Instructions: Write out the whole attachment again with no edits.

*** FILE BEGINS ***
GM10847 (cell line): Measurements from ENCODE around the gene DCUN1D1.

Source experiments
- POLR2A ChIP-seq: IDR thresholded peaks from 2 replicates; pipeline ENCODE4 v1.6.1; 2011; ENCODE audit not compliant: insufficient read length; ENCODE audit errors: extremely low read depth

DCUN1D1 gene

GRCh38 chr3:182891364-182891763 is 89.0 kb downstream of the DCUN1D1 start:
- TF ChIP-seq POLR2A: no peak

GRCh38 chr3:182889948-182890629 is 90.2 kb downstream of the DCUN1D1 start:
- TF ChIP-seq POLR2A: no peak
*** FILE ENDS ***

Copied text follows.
GM10847 (cell line): Measurements from ENCODE around the gene DCUN1D1.

Source experiments
- POLR2A ChIP-seq: IDR thresholded peaks from 2 replicates; pipeline ENCODE4 v1.6.1; 2011; ENCODE audit not compliant: insufficient read length; ENCODE audit errors: extremely low read depth

DCUN1D1 gene

GRCh38 chr3:182891364-182891763 is 89.0 kb downstream of the DCUN1D1 start:
- TF ChIP-seq POLR2A: no peak

GRCh38 chr3:182889948-182890629 is 90.2 kb downstream of the DCUN1D1 start:
- TF ChIP-seq POLR2A: no peak